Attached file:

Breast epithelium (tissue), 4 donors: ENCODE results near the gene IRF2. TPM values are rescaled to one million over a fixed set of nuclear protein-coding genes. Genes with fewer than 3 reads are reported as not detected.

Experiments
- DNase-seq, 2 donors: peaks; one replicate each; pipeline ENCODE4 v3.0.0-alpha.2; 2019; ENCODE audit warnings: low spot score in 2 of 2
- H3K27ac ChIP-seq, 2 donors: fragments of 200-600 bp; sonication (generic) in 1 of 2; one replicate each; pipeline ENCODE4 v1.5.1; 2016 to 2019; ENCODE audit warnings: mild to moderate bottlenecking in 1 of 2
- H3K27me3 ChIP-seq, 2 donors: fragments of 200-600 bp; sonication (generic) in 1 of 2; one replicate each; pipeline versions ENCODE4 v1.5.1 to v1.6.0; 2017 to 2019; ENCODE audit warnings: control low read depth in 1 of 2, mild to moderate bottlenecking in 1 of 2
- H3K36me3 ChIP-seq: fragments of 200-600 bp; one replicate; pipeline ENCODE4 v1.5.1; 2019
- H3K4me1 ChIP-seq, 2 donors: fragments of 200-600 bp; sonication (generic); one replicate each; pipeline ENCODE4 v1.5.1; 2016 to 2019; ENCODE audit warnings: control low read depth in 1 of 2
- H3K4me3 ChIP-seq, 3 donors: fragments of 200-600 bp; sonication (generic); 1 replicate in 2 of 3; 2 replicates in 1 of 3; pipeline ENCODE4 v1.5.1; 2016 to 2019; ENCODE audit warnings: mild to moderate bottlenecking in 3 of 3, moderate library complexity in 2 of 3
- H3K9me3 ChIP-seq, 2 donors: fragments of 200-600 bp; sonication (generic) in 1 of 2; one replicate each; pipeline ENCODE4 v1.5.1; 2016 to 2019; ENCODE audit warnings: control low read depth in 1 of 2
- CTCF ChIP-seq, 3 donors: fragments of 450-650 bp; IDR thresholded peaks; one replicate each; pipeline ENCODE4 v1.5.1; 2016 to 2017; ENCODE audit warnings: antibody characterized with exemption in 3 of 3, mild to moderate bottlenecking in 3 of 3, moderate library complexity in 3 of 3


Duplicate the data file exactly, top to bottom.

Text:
Breast epithelium (tissue), 4 donors: ENCODE results near the gene IRF2. TPM values are rescaled to one million over a fixed set of nuclear protein-coding genes. Genes with fewer than 3 reads are reported as not detected.

Experiments
- DNase-seq, 2 donors: peaks; one replicate each; pipeline ENCODE4 v3.0.0-alpha.2; 2019; ENCODE audit warnings: low spot score in 2 of 2
- H3K27ac ChIP-seq, 2 donors: fragments of 200-600 bp; sonication (generic) in 1 of 2; one replicate each; pipeline ENCODE4 v1.5.1; 2016 to 2019; ENCODE audit warnings: mild to moderate bottlenecking in 1 of 2
- H3K27me3 ChIP-seq, 2 donors: fragments of 200-600 bp; sonication (generic) in 1 of 2; one replicate each; pipeline versions ENCODE4 v1.5.1 to v1.6.0; 2017 to 2019; ENCODE audit warnings: control low read depth in 1 of 2, mild to moderate bottlenecking in 1 of 2
- H3K36me3 ChIP-seq: fragments of 200-600 bp; one replicate; pipeline ENCODE4 v1.5.1; 2019
- H3K4me1 ChIP-seq, 2 donors: fragments of 200-600 bp; sonication (generic); one replicate each; pipeline ENCODE4 v1.5.1; 2016 to 2019; ENCODE audit warnings: control low read depth in 1 of 2
- H3K4me3 ChIP-seq, 3 donors: fragments of 200-600 bp; sonication (generic); 1 replicate in 2 of 3; 2 replicates in 1 of 3; pipeline ENCODE4 v1.5.1; 2016 to 2019; ENCODE audit warnings: mild to moderate bottlenecking in 3 of 3, moderate library complexity in 2 of 3
- H3K9me3 ChIP-seq, 2 donors: fragments of 200-600 bp; sonication (generic) in 1 of 2; one replicate each; pipeline ENCODE4 v1.5.1; 2016 to 2019; ENCODE audit warnings: control low read depth in 1 of 2
- CTCF ChIP-seq, 3 donors: fragments of 450-650 bp; IDR thresholded peaks; one replicate each; pipeline ENCODE4 v1.5.1; 2016 to 2017; ENCODE audit warnings: antibody characterized with exemption in 3 of 3, mild to moderate bottlenecking in 3 of 3, moderate library complexity in 3 of 3